Forrest Bess
By Barbara Haskell, Curator
Whitney Museum of American Art
October 7-December 13, 1981

orrest Bess was a visionary painter. He derived his images from dreams and from a private symbolism based on obscure sexual references. Bess believed the unconscious capable of apprehending the abstract patterns and movements underlying natural phenomena, and he sought to capture this "reality" in his work. Throughout his mature years he kept a notebook at his bedside in which he drew—for later translation into oil—the visions that appeared to him between waking and deep sleep. "I close my eyes and paint what I see on the insides of my eyelids," he once remarked. To Bess, these "ideograms," as he called them, conveyed universal meanings transmitted from one generation to another through the unconscious (see Selected Lexicon of Symbols). He felt himself merely a conduit, claiming not to know at times what his images meant until years later. "I do not feel responsible for my work," Bess wrote in 1951. "I was only a conduit through which this thing, whatever it was, flowed. . . . I have copied [my dreams] faithfully without elaboration."

Dedication to Van Gogh, oil on canvas, 1946
Stimulated by his readings of Jung's theories concerning the symbolism of the unconscious, Bess developed a curiosity about his own abstract images. In Bess' study of mythology, alchemy, archaeology and religion he perceived the recurrence of many of the symbols in his own work; he became obsessed with investigating the mystery of this universal language. Eventually he concluded that this shared symbology held the key to the alchemists' quest for eternal life. Unlike others—Jung and the alchemists, for example—who had considered these images only in spiritual terms, Bess applied a physical interpretation to them. Beginning in the early fifties he came believe he had discovered the secret of immortality—androgeny, the conjunction of male and female, through actual physical transformation. Believing in the magic of symbols to stimulate the unconscious, Bess felt he could communicate this secret through the depiction of pertinent symbols; a vocabulary of images relating to his own interpretation of how this life-prolonging union of opposites might physically be effectuated appeared frequently throughout his work.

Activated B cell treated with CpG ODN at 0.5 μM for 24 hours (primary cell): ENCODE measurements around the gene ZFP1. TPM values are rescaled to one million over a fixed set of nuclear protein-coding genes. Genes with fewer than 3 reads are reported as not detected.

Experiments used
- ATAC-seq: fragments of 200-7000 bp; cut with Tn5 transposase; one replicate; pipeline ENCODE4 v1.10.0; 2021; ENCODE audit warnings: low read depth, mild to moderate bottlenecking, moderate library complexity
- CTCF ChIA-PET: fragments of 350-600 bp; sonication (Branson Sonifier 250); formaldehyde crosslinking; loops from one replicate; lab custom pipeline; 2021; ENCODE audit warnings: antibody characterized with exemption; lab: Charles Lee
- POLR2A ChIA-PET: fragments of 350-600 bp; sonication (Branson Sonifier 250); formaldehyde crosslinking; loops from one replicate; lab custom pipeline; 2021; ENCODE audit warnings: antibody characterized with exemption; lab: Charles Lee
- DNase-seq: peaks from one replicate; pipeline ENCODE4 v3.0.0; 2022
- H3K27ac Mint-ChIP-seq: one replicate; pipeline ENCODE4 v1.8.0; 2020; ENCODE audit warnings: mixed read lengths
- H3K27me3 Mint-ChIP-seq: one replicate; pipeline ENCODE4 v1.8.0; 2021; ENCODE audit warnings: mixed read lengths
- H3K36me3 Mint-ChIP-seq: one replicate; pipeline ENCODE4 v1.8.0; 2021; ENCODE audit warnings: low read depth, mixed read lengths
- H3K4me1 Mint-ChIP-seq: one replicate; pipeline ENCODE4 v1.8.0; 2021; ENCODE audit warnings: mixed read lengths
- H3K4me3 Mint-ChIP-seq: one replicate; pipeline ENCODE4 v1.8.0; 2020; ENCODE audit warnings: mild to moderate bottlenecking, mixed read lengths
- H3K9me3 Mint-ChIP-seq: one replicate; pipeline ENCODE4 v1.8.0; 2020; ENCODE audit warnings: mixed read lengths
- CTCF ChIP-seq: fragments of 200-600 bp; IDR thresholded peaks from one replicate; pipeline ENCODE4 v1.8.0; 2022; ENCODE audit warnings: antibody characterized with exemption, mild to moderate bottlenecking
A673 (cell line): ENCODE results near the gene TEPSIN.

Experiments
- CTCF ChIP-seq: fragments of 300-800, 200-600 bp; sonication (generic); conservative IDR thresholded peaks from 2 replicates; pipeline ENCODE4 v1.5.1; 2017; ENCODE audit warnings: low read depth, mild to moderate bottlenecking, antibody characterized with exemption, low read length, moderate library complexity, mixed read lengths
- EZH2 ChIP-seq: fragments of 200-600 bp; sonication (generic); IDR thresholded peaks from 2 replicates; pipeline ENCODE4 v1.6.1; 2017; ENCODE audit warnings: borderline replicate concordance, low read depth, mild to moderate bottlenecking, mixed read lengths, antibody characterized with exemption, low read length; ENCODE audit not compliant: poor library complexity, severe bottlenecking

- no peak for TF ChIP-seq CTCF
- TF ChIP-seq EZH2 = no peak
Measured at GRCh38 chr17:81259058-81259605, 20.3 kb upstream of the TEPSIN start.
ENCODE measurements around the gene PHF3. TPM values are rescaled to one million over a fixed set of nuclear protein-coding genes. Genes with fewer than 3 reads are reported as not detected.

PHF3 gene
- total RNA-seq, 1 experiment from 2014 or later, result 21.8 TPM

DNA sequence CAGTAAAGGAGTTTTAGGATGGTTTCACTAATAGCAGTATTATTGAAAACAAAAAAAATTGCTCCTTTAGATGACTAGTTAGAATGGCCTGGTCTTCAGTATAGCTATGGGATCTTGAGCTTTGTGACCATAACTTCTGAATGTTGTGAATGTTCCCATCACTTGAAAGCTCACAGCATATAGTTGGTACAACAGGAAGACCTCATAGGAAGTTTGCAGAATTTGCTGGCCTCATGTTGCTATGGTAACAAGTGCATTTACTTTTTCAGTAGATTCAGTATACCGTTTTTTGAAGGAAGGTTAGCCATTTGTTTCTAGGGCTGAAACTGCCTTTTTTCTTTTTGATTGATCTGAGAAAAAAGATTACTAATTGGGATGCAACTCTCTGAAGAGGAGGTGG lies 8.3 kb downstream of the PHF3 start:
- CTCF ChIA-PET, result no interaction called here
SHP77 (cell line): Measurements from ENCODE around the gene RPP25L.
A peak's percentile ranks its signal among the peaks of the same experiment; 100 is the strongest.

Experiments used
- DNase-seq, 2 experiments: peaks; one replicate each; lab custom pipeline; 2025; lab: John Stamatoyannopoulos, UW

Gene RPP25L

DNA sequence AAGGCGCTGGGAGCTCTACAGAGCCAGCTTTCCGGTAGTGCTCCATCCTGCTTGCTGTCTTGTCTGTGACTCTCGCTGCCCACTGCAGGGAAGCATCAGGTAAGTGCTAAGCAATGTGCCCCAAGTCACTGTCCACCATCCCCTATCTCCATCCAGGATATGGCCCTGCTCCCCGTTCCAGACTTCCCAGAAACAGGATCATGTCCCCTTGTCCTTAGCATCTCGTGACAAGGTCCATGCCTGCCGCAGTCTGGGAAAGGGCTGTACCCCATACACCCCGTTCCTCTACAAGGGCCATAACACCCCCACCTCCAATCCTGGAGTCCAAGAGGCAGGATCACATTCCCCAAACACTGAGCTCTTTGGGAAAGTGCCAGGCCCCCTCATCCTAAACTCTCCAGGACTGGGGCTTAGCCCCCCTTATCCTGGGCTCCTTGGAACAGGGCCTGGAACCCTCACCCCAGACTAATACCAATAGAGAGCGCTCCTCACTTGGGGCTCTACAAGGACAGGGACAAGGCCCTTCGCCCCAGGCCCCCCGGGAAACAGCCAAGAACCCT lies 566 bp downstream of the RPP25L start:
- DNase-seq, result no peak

Bess' theory of androgeny and its attendant symbology arose from his anxieties and attitudes about his own sexuality and what he saw as dichotomous aspects of his personality—a polarization manifested in the sensitive, gentle painter on the one hand; the rugged, liquor-drinking fisherman on the other. During the fifties, he became fanatical about disseminating his theory of immortality: he advocated uniting male and female by means of a surgically produced fistula into the male urethra, which made possible urethral orgasm. Bess propounded his theory tirelessly both in letters and in conversation. Eventually, when it proved resistant to acceptance, he felt he had to involve himself physically; beginning in 1960 he underwent a series of operations in an attempt to prove the validity of his hypothesis.